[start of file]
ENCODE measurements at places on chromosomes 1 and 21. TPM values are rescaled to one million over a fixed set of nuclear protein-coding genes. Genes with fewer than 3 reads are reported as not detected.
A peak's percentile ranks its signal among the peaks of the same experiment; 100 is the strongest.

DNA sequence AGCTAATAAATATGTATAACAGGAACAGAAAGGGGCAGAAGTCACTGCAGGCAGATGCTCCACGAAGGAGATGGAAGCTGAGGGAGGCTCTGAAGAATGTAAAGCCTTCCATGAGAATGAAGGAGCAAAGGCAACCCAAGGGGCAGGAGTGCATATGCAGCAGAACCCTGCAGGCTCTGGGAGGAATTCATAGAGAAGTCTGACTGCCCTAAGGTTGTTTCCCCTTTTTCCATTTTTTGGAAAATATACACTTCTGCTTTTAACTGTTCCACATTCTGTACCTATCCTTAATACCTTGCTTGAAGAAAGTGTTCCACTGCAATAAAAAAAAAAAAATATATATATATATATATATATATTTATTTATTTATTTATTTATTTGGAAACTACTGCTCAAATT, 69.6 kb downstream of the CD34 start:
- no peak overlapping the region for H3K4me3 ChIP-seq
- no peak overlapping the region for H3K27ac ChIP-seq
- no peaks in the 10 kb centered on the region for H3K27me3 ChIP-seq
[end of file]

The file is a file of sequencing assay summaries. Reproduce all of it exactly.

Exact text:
ENCODE measurements at places on chromosomes 1 and 21. TPM values are rescaled to one million over a fixed set of nuclear protein-coding genes. Genes with fewer than 3 reads are reported as not detected.
A peak's percentile ranks its signal among the peaks of the same experiment; 100 is the strongest.

DNA sequence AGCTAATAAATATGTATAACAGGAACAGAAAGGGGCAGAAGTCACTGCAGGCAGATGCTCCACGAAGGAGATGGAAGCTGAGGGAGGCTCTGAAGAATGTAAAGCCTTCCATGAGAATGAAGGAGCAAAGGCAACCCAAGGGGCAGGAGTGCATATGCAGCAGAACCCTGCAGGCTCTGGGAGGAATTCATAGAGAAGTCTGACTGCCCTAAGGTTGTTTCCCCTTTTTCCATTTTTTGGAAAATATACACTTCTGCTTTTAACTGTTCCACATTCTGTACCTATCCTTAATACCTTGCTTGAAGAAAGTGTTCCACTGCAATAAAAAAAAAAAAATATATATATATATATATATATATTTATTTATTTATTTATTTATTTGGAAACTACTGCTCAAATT, 69.6 kb downstream of the CD34 start:
- no peak overlapping the region for H3K4me3 ChIP-seq
- no peak overlapping the region for H3K27ac ChIP-seq
- no peaks in the 10 kb centered on the region for H3K27me3 ChIP-seq